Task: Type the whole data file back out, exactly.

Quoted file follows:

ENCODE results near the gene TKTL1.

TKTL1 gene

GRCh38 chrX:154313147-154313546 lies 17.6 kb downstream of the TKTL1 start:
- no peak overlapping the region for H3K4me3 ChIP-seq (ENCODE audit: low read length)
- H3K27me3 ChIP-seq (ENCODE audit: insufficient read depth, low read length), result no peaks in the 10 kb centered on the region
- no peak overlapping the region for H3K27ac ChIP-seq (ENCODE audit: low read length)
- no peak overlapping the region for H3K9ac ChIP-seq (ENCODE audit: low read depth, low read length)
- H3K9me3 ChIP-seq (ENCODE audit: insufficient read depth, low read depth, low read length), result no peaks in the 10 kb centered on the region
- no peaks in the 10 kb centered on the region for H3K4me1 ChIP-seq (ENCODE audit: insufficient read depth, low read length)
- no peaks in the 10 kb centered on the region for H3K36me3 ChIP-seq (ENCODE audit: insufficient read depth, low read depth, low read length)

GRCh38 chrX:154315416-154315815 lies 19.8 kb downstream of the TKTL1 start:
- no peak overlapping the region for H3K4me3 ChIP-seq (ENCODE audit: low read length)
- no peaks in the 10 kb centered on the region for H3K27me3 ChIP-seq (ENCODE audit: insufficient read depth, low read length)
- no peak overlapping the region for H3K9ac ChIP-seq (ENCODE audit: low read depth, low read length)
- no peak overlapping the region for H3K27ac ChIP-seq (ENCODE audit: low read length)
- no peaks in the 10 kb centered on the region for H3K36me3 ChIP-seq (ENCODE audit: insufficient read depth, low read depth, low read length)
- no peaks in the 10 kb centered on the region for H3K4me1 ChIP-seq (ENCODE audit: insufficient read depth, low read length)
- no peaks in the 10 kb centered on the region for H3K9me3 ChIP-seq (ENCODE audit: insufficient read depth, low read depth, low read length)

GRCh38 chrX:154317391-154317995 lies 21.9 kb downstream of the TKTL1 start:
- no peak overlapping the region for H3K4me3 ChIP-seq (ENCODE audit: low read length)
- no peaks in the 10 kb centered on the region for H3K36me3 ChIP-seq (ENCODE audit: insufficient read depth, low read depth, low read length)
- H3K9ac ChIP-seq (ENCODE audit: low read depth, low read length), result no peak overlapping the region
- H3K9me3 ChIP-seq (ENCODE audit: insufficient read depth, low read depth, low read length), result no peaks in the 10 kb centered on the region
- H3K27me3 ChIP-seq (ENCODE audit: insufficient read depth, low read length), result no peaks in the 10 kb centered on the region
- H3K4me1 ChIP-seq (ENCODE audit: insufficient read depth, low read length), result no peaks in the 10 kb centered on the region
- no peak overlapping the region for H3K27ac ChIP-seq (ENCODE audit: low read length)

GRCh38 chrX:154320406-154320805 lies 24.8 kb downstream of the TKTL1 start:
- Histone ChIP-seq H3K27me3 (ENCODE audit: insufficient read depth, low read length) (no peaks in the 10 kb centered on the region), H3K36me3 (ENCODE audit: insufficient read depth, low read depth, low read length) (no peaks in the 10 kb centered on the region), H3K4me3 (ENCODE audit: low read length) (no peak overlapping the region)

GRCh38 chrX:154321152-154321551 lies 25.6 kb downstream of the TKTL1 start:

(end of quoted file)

ENCODE results near the gene TKTL1.

TKTL1 gene

GRCh38 chrX:154313147-154313546 lies 17.6 kb downstream of the TKTL1 start:
- no peak overlapping the region for H3K4me3 ChIP-seq (ENCODE audit: low read length)
- H3K27me3 ChIP-seq (ENCODE audit: insufficient read depth, low read length), result no peaks in the 10 kb centered on the region
- no peak overlapping the region for H3K27ac ChIP-seq (ENCODE audit: low read length)
- no peak overlapping the region for H3K9ac ChIP-seq (ENCODE audit: low read depth, low read length)
- H3K9me3 ChIP-seq (ENCODE audit: insufficient read depth, low read depth, low read length), result no peaks in the 10 kb centered on the region
- no peaks in the 10 kb centered on the region for H3K4me1 ChIP-seq (ENCODE audit: insufficient read depth, low read length)
- no peaks in the 10 kb centered on the region for H3K36me3 ChIP-seq (ENCODE audit: insufficient read depth, low read depth, low read length)

GRCh38 chrX:154315416-154315815 lies 19.8 kb downstream of the TKTL1 start:
- no peak overlapping the region for H3K4me3 ChIP-seq (ENCODE audit: low read length)
- no peaks in the 10 kb centered on the region for H3K27me3 ChIP-seq (ENCODE audit: insufficient read depth, low read length)
- no peak overlapping the region for H3K9ac ChIP-seq (ENCODE audit: low read depth, low read length)
- no peak overlapping the region for H3K27ac ChIP-seq (ENCODE audit: low read length)
- no peaks in the 10 kb centered on the region for H3K36me3 ChIP-seq (ENCODE audit: insufficient read depth, low read depth, low read length)
- no peaks in the 10 kb centered on the region for H3K4me1 ChIP-seq (ENCODE audit: insufficient read depth, low read length)
- no peaks in the 10 kb centered on the region for H3K9me3 ChIP-seq (ENCODE audit: insufficient read depth, low read depth, low read length)

GRCh38 chrX:154317391-154317995 lies 21.9 kb downstream of the TKTL1 start:
- no peak overlapping the region for H3K4me3 ChIP-seq (ENCODE audit: low read length)
- no peaks in the 10 kb centered on the region for H3K36me3 ChIP-seq (ENCODE audit: insufficient read depth, low read depth, low read length)
- H3K9ac ChIP-seq (ENCODE audit: low read depth, low read length), result no peak overlapping the region
- H3K9me3 ChIP-seq (ENCODE audit: insufficient read depth, low read depth, low read length), result no peaks in the 10 kb centered on the region
- H3K27me3 ChIP-seq (ENCODE audit: insufficient read depth, low read length), result no peaks in the 10 kb centered on the region
- H3K4me1 ChIP-seq (ENCODE audit: insufficient read depth, low read length), result no peaks in the 10 kb centered on the region
- no peak overlapping the region for H3K27ac ChIP-seq (ENCODE audit: low read length)

GRCh38 chrX:154320406-154320805 lies 24.8 kb downstream of the TKTL1 start:
- Histone ChIP-seq H3K27me3 (ENCODE audit: insufficient read depth, low read length) (no peaks in the 10 kb centered on the region), H3K36me3 (ENCODE audit: insufficient read depth, low read depth, low read length) (no peaks in the 10 kb centered on the region), H3K4me3 (ENCODE audit: low read length) (no peak overlapping the region)

GRCh38 chrX:154321152-154321551 lies 25.6 kb downstream of the TKTL1 start: